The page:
Post-primary education in Ireland is in the midst of much curriculum and assessment change and teachers are at the coalface of this change. With the introduction of new forms of classroom assessment teachers will have an increased role in the assessment process. However, teachers’beliefs provide a lens for the translation of policy into practice and so when considering the implementation of assessment reform, one needs to know what teachers believe about the nature and purpose of assessment.
Adopting a non-experimental cross-sectional design, this study surveys a large sample of post-primary teachers in Ireland using the abridged version of Brown’s (2006) Teachers’ Conceptions of Assessment Inventory (TCoA-IIIA).
Michael McNamara, NUI Maynooth.
The aim of this study is to explore the impact of standardised assessment in Irish primary schools through the lens of international experience, as well as noting current trends in this regard. In order to ensure a comprehensive examination of this topic, four levels of impact are being strategically addressed:
Niamh Burke, NUI Maynooth.
A cross-national comparative study exploring formative assessment implementation in Ireland and Scotland.Research objectives:Explore the cultural and contextual factors that have an effect on assessment systems at the macro, meso and micro levels, including policy and curriculum, school contextual factors and individual classroom culture.Examine formative assessment practice during science lessons and explore what strategies are prevalent, who is involved in assessment processes and how FA is implemented throughout lessons.Explore the challenges and possibilities for policy learning and practice in relation to second level education across Scotland and Ireland within current national policy contexts.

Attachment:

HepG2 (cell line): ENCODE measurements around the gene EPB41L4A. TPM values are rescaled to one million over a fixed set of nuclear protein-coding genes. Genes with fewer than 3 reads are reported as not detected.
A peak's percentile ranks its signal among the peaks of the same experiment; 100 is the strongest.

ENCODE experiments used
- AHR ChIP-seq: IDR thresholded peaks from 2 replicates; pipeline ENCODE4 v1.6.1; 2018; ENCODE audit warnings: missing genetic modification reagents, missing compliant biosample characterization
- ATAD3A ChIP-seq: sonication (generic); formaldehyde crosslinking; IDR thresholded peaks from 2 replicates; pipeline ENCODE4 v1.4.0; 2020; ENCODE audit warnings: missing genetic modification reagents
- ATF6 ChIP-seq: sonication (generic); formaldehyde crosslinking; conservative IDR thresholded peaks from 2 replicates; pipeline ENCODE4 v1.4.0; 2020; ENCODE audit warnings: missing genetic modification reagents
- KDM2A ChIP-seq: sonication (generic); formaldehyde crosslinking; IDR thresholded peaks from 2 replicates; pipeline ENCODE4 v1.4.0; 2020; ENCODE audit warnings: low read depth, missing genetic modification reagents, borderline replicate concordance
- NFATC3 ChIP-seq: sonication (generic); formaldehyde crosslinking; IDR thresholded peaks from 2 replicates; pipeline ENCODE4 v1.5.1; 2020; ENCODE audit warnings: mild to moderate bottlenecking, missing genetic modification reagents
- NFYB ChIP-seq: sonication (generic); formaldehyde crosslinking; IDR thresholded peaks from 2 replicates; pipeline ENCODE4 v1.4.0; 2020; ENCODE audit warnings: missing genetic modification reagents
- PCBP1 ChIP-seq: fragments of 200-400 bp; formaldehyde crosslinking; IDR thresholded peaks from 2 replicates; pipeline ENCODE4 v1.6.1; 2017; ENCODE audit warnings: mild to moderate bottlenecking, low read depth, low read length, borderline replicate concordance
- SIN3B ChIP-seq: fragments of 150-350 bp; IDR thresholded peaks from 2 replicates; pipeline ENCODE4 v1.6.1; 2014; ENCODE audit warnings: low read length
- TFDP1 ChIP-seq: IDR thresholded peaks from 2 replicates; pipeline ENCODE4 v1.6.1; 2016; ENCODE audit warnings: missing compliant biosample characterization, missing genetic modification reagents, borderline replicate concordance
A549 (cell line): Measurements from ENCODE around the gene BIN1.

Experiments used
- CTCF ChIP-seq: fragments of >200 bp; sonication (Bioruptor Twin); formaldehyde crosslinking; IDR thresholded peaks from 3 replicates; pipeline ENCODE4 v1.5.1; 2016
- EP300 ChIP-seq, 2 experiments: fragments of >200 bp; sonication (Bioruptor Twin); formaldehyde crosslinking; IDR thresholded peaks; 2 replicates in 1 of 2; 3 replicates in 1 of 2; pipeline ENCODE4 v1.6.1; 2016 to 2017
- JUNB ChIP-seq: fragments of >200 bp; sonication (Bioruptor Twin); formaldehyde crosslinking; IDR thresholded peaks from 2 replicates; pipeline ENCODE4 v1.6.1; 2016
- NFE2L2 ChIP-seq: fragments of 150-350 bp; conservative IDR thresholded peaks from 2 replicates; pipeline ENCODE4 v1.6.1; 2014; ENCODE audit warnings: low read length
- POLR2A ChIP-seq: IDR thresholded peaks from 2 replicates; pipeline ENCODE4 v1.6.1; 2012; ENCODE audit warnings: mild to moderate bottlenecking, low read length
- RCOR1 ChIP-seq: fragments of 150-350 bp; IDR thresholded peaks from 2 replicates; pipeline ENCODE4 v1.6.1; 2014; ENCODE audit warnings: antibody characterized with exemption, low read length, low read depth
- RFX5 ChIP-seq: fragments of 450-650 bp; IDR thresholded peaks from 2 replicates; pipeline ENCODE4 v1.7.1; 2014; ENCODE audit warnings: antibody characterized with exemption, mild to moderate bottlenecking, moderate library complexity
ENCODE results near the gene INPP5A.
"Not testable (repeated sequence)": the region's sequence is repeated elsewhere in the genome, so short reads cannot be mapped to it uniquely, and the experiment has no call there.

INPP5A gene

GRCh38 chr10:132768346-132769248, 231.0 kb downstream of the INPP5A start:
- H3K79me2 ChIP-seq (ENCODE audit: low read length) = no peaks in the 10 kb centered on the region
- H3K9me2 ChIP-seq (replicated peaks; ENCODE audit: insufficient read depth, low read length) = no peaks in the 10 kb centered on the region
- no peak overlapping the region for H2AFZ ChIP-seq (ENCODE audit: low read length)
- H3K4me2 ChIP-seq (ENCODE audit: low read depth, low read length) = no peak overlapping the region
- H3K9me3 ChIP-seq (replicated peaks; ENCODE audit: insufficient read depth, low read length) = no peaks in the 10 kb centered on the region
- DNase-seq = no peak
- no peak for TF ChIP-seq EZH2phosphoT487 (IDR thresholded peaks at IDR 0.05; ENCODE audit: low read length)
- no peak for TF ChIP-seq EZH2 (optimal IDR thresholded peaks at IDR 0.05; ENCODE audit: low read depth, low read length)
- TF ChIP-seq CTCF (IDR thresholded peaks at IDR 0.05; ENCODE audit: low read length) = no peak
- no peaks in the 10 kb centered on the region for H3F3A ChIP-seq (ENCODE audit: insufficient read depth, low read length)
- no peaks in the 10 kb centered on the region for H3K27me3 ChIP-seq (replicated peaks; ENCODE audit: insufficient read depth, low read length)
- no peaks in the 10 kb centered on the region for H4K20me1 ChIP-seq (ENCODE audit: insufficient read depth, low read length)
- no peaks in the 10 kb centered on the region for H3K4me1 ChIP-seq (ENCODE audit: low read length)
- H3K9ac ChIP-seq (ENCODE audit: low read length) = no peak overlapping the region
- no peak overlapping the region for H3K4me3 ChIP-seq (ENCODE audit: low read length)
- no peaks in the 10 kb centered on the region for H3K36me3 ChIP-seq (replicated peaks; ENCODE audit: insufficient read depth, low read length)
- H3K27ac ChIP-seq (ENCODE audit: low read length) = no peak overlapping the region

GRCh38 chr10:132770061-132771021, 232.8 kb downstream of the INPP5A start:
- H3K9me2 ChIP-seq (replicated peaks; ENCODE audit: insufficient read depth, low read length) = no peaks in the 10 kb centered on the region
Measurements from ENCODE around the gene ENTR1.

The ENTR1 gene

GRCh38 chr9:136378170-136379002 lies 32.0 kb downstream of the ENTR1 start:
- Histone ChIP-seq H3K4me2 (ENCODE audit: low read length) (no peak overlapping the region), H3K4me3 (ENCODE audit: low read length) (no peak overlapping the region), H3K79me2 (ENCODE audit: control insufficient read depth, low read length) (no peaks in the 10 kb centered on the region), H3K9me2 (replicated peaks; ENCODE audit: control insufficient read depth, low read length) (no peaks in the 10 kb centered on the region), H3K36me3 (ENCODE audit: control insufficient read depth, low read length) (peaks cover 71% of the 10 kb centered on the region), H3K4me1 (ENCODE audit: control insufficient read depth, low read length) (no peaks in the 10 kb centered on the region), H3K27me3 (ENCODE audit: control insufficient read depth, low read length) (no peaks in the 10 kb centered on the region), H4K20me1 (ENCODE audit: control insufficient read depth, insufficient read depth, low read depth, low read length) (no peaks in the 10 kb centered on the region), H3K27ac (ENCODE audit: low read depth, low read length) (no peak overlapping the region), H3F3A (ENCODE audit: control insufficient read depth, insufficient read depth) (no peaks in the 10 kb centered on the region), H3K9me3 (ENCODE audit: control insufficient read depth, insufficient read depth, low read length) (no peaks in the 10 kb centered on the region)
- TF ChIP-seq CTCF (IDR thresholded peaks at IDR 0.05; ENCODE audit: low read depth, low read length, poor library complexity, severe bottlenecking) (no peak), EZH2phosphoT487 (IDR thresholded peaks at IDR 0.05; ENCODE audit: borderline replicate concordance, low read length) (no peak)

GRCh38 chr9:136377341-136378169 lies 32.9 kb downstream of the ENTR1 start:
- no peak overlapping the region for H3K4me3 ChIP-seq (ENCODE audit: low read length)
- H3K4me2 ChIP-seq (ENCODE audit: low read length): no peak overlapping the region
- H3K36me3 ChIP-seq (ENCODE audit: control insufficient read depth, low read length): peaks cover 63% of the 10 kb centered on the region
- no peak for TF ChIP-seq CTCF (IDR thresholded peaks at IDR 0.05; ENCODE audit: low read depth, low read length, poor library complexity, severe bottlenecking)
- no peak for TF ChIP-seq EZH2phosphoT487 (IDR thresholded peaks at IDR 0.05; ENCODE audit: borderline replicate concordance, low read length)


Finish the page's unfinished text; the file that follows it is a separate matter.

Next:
Katie Gilligan, Institute of education, University College London.
The primary aim of this study is to explore associations between spatial skills and mathematics through development, in children aged 5-10 years. It also aims to provide a snapshot of performance patterns of Spatial and Maths tasks through development.
Ruth Chadwick, Dublin City University
A commonality between the Scottish CfE and the revised Irish junior cycle specification for science is the use of a socio-scientific research task as formal assessment; the Irish Science in Society Investigation and the Scottish National 5 Assignment.This research set out to:Examine how the overall aims and marking criteria of the National 5 Assignment match with PISA 2015 competencies and knowledge types of scientific literacy.Investigate the development and assessment of the PISA competencies and knowledge of scientific literacy through observations of teachers’ and students’everyday practice carrying out the National 5 Assignment.Investigate assessment of scientific literacy in the CfE National 5 course, through the socio-scientific research task, the Assignment. This will be done through examination of student work for which competencies are being demonstrated and at what level these are demonstrated.Investigate teachers’ views of the PISA competencies and knowledge of scientific literacy being developed and assessed and compare to those evidenced in student work.Investigate students’ views of the PISA competencies and knowledge of scientific literacy being developed and assessed and compare to those evidenced in student work.